Home' Technology Review : March April 2011 Contents 34 Years Ago
technology review March/April 2011
One reason why it’s hard to predict
the fate of a new technology is that
it’s too tempting to focus on bugs
in an early version. We forget to look for
the bigger underlying idea that will become
apparent as the problems get solved.
Take something as ordinary as a digital
watch. As absurd as it may seem now, when
the first ones emerged in the early 1970s,
people wondered whether consumers would
be able to make the mental leap to telling
time by digital numbers. Besides that, the
contraptions had problems that made them
seem as if they might become a passing fad.
In January 1977, Technology Review
weighed in on the situation. By that time
digital watches had been available for half
a decade, although the earliest models were
specialty items: the first one available to
the public, a gold Pulsar LED created by
the Hamilton Watch Company and Elec-
tro/Data in 1970, sold for $2,100. Not until
1976, when Texas Instruments made plastic
LED watches that sold for $19.95, did digi-
tal watches start appearing on the wrists of
But even by then, success was no sure
thing. The 1977 TR column was in response
to a Consumer Reports survey of 635 digital-
watch owners. The survey showed that many
weren’t so pleased with what they’d bought.
For a while, it appeared as if our headlong
race into the 21st century would be timed
with a digital watch. The electronic devices
are being turned out by the millions and
snapped up by buyers. But lately indica-
tions are that the digital watch is but a fleet-
ing craze, and the bright, blinking watch
faces will vanish with platform shoes and
Many complained that the digitals are
hard to read. One type of display, the Light
Emitting Diode (LED), depends upon a but-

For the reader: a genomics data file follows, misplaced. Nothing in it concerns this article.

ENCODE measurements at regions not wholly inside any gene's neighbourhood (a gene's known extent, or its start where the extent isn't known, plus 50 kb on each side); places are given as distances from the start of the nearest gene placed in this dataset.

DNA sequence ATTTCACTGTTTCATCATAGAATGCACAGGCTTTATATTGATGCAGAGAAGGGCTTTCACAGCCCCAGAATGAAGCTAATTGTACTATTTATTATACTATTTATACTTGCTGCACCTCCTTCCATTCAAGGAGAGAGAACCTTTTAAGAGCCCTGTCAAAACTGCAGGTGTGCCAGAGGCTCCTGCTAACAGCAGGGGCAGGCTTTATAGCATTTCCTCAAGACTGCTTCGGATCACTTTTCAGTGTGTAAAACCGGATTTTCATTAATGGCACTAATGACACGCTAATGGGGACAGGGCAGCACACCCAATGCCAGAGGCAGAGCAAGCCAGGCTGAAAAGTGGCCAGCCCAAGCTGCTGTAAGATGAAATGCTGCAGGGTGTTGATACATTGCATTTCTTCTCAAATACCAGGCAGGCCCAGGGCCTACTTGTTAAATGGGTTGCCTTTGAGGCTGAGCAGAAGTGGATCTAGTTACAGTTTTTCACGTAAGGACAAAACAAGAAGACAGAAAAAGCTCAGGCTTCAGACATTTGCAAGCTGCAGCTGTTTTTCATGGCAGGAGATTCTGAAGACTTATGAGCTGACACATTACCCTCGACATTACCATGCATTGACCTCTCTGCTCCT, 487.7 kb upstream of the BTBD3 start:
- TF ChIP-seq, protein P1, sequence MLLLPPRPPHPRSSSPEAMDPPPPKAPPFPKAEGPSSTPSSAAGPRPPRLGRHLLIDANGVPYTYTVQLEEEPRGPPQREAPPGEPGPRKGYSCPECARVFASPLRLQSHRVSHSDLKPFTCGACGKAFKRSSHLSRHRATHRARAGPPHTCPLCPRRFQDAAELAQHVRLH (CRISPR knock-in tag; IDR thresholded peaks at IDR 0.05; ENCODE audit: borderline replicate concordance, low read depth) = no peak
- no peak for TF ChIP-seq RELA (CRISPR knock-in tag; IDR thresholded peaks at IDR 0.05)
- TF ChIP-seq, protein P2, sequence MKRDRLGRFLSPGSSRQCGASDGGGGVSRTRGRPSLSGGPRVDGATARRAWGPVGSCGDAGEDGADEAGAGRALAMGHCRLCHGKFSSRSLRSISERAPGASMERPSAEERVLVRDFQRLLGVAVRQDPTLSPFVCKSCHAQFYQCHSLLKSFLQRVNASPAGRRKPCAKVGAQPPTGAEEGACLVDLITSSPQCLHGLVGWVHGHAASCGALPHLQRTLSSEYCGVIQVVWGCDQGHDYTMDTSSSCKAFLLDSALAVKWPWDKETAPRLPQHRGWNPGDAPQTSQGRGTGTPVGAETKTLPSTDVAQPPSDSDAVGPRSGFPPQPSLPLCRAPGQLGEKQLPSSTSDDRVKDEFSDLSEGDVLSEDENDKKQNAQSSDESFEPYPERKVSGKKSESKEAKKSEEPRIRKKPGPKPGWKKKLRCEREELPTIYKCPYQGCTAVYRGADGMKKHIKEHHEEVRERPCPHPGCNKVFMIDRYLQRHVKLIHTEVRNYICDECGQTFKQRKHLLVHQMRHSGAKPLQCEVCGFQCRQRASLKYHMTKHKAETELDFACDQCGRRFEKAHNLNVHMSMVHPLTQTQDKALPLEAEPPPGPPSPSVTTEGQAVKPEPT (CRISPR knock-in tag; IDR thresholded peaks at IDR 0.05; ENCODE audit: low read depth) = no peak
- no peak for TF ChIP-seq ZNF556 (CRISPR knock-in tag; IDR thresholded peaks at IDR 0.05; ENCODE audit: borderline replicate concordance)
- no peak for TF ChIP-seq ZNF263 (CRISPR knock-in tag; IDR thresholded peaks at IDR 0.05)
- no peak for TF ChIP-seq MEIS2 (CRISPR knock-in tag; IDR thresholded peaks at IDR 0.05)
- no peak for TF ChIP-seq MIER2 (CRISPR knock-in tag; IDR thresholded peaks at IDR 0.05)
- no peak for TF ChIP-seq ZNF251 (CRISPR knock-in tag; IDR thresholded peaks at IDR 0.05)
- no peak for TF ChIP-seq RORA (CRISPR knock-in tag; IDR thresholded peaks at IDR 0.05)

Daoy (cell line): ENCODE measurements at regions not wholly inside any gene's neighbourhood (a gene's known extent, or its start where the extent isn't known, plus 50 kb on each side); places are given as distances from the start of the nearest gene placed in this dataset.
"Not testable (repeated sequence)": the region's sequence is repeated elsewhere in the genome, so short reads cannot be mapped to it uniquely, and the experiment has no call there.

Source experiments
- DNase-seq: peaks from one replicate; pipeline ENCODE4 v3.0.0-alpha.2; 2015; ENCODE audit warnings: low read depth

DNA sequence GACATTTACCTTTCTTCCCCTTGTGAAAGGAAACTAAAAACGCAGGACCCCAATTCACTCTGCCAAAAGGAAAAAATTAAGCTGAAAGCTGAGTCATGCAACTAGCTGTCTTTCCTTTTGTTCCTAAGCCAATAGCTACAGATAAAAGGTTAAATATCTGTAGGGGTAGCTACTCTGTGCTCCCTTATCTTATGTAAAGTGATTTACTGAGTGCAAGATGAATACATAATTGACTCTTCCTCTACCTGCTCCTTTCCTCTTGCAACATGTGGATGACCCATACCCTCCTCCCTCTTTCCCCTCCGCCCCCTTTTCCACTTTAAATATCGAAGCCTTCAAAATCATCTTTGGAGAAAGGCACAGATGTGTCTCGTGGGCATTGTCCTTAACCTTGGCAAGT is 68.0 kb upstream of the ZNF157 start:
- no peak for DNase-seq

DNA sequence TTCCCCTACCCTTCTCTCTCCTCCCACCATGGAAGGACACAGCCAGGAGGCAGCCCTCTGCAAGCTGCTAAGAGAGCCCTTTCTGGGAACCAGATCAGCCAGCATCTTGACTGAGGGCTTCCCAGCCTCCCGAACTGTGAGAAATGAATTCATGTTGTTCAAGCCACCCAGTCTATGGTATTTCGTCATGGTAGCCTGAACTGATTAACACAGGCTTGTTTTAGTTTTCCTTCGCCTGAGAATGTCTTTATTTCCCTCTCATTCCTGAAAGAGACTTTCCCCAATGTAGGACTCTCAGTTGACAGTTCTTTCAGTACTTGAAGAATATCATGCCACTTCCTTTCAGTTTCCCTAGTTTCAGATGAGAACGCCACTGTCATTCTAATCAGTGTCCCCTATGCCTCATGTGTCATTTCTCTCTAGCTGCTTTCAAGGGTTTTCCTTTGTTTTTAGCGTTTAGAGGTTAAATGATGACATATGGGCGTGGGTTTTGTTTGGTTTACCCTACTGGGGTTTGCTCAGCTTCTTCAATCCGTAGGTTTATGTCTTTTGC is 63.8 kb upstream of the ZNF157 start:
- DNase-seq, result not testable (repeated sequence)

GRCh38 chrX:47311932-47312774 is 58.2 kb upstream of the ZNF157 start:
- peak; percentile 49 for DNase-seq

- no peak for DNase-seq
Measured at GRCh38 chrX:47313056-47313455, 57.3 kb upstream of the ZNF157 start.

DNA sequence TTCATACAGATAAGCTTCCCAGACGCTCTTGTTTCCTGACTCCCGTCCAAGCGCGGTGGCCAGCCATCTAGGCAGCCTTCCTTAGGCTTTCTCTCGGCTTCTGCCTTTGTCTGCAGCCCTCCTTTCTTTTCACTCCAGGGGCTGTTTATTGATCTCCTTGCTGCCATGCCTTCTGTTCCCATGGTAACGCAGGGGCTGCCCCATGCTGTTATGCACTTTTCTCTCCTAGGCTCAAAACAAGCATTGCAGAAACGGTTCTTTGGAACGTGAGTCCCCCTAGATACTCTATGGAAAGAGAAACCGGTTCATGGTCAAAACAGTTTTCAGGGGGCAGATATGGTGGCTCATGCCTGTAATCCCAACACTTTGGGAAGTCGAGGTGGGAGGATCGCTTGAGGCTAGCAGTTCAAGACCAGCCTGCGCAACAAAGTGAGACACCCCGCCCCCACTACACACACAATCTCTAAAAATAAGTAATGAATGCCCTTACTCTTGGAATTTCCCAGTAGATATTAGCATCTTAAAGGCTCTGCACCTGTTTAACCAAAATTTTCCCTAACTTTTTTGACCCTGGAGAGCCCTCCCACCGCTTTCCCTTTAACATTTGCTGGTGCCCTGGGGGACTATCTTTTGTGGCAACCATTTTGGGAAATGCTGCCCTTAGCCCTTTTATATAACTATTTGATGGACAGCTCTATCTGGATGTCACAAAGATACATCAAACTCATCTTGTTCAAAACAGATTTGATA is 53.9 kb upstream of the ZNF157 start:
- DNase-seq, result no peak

ton which is pressed to light the numerals
and tell the time; each button press drains
the watch’s battery. The other type, the Liquid
Crystal Display (LCD), is visible without but-
ton pressing, but is impossible to read in the
dark, for the display issues no light of its own.
Strong electromagnetic fields, as are gener-
ated by loudspeakers and the electric doors
of a commuter train, cause the watches to
go berserk, reported owners, and heat and
cold can be disastrous to accuracy.
Watch companies solved some of those
problems, but in the process they ended up
creating new ones.
For instance, some manufacturers make
an LED watch that lights the numerals at
the flick of a wrist. Many owners have been
irritated to discover that the watch lights
inadvertently, needlessly draining the bat-
teries. LCD watchmakers have built watches
that feature a light to illuminate the display
in the dark, but they require an extra bat-
tery and some button-pushing.
Timing events with an LED digital watch
is difficult if the wearer has to keep a button
pressed. And setting a digital watch usually
involves more complex button-pushing or
other manipulation than does setting a con-
These problems, too, were solved—for
example, by designing the stopwatch func-
tion so users needed to press a button only
once to start and once to stop. But bugs aside,
the writer also doubted that people would be
able to mentally adjust to the new technology.
Most people are unused to reading numer-
als rather than clock hands, and must make
abstract calculations to figure out time inter-
vals that are visually represented on the con-
ventional watch face.
Of course, the digital watch did eventu-
ally succeed. In the 1980s, versions appeared
with calculators, lunar phases, and foreign-
language dictionaries. Today most people
have a clock on their mobile phones, but the
digital-watch industry is still going strong,
with models created for everything from
scuba diving to mountaineering.
So take that as a lesson when you encoun-
ter a new technology: the first incarnations
might be clunky, but that’s no real indicator
of its staying power.
KristinA GrifAnti ni is Technology Review ’s As sistAnt
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34 Years Ago in TR
Digital Watches and Pet Rocks
the long-term value of an innovation often doesn’t become
apparent until it has gone through many product cycles—including
buggy versions that annoy early adopters.
By Kristina Grifantini
CAn i GEt YOUr DiGits? the first digital wrist-
watch ever mass-produced sold for $2,100.
Mar11 Years Ago.indd 88
2/9/11 8:35 AM
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